Use this URL to cite or link to this record in EThOS:
Title: Measuring dynamic changes in microscopic viscosity of model atmospheric aerosols and cellular organelles using molecular rotors
Author: Athanasiadis, Athanasios
ISNI:       0000 0004 7657 422X
Awarding Body: Imperial College London
Current Institution: Imperial College London
Date of Award: 2017
Availability of Full Text:
Access from EThOS:
Access from Institution:
Viscosity can be the major factor governing a system's bulk mechanical properties and internal processes on the microscale such as molecular diffusion. Mechanical and rheological properties measured on the microscale may differ widely from the macroscopic properties of a physical system. While they are of extreme interest in biology, chemistry and in natural sciences, these microscopic properties are often very challenging to measure due to small dimensions of the system under study. Lifetime-based molecular rotors, fluorescent molecules whose fluorescence lifetime decay profile is sensitive to the microviscosity of their environment, can be used in Fluorescence Lifetime Imaging (FLIM) to acquire lifetime/viscosity images of high spatial and temporal resolution. In our study we used molecular rotors to overcome the inherent limitations of current mechanical and spectroscopic methods and to measure and image microviscosity in: i) cells during oxidative stress from singlet oxygen during Photodynamic Therapy (PDT) and ii) organic aerosol particles during chemical ageing and hydration. Organic aerosols (OA) play a prominent role in many atmospheric processes, climate change and can affect human health. Their physical and chemical properties control their lifetime, reaction rates and optical properties. In our study, we utilised a rare combination of optical trapping and FLIM to measure OA viscosity changes, in their true aerosol phase, during atmospherically-relevant oxidation with ozone and hydroxyl radicals. The results were compared with oxidation experiments of OA deposited on the flat surface of a coverslip. The well established lifetime-based rotor Bodipy-C10 was used as a hydrophobic rotor during oxidation of model OA squalene particles. Our results showed a fast viscosity increase to the point of solidification and revealed the development of spatial viscosity heterogeneities during oxidation. A new hydrophilic molecular rotor, thiazole orange (TO), was characterized and used to measure secondary organic aerosol (SOA) viscosity under different relative humidity (RH) conditions, along with the already well characterised lifetime-based hydrophilic rotor Cy3. TO fluorescence quantum yield and lifetime profile showed a marked sensitivity in the high range of viscosities, unlike any other known rotor, rendering TO an ideal viscosity sensor for the highly viscous SOA particles. Atmospherically relevant SOA particles derived from three different volatile compounds (VOCs) were measured and their viscosity was found to vary from hundreds to millions centipoise. The dynamic changes in viscosity of SOA were also measured during a sudden RH change. Intracellular viscosity was measured in the hydrophobic areas of live monolayers of cells using Bodipy-C10 during PDT with two different photosensitisers. Such measurement where the photosensitiser that induced the treatment and the rotor were separate molecules was performed for the first time. Consequently, we were able to use the same rotor (Bodipy-C10) and two different photosensitisers (PSs) with different intracellular localisation: verteporfin (VP) and porphycene (PO1). Their different localisation in cells was confirmed by confocal microscopy. Our results showed a marked viscosity increase over irradiation with both PSs, which resulted in singlet oxygen production and cell death as a result of PDT. This viscosity increase was observed both in the irradiated intracellular areas but also at distant non irradiated locations, believed to result from the formation and diffusion of long lived peroxides. The highest viscosity values measured were different for VP and PO1, as was the distance of remote damage. Overall, the potential of molecular rotors as viscosity sensors was demonstrated in biological and physical systems, providing unprecedented insight on the mechanical properties, with the emphasis on monitoring dynamic changes in viscosity. Our results revealed additional levels of complexity in the systems under study, which was not possible to observe using any other currently available techniques for monitoring viscosity.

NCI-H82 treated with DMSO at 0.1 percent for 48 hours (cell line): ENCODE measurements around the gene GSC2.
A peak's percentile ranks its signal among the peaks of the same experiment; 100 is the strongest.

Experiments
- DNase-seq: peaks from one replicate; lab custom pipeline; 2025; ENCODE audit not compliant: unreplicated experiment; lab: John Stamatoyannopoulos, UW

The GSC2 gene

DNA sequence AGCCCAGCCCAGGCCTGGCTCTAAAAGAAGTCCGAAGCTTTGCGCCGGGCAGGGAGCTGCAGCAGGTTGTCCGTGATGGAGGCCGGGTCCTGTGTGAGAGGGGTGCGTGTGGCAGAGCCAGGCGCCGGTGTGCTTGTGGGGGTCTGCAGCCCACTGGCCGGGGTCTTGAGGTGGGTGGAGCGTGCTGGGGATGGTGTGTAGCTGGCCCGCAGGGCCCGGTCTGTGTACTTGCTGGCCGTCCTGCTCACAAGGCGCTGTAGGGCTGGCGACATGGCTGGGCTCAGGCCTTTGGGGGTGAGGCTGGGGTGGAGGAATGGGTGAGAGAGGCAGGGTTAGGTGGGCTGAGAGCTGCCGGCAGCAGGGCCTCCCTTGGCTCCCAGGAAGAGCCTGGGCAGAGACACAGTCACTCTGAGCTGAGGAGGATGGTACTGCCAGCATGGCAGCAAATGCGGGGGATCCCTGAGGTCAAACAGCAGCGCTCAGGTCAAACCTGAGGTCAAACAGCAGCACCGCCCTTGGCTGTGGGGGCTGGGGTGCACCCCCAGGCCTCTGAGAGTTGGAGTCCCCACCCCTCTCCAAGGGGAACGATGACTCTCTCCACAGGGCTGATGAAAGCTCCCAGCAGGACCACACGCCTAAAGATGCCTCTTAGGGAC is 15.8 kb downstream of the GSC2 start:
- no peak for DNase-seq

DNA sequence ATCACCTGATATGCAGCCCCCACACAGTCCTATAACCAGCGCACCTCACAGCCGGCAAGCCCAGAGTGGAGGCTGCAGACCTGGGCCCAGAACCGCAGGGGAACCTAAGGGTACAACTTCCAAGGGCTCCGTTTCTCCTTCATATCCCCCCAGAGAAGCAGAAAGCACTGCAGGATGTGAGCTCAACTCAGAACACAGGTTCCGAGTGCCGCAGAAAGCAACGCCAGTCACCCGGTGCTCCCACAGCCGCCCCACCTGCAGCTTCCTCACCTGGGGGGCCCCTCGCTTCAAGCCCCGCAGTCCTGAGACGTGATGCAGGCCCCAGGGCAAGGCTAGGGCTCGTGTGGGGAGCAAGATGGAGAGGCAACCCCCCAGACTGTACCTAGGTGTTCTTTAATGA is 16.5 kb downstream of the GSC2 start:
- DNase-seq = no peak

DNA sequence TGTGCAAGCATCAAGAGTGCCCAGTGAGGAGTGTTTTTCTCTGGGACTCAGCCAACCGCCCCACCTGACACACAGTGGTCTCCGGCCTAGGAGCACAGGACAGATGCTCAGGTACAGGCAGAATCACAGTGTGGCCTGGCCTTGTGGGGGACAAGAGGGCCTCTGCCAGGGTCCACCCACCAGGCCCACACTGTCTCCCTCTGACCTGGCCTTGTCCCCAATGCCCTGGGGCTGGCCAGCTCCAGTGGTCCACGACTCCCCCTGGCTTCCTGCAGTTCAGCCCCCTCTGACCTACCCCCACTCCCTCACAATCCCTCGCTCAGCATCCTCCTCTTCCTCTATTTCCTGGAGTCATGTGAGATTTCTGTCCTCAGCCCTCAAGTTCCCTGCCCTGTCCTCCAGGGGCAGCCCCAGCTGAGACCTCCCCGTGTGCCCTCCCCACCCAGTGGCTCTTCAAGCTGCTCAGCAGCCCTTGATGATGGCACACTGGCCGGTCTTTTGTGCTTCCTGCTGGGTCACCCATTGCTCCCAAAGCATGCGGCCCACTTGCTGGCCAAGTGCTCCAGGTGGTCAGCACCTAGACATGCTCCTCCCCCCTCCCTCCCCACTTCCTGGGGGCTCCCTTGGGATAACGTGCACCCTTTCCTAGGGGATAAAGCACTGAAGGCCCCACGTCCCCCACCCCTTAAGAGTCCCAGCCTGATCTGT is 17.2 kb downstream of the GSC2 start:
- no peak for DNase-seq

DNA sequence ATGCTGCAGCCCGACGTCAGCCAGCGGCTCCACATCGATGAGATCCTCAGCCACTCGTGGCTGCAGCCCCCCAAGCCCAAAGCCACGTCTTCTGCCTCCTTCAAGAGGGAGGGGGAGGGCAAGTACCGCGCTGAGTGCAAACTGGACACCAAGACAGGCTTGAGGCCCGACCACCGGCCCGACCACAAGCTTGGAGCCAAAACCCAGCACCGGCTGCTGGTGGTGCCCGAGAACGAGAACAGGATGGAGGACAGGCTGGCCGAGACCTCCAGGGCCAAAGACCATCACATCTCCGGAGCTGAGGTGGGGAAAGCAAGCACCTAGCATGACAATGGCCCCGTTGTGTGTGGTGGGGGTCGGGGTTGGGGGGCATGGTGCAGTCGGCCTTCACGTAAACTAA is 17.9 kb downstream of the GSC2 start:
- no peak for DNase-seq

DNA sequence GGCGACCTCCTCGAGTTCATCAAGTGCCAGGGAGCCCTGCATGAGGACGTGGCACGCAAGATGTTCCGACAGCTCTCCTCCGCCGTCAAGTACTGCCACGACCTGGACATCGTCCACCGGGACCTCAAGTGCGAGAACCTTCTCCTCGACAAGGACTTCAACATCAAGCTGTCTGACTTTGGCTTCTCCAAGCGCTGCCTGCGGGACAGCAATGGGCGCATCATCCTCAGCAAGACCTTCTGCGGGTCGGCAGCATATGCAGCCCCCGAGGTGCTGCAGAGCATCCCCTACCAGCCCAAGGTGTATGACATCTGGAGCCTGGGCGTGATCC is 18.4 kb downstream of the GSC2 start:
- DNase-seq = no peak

Supervisor: Kuimova, Marina Sponsor: Engineering and Physical Sciences Research Council
Qualification Name: Thesis (Ph.D.) Qualification Level: Doctoral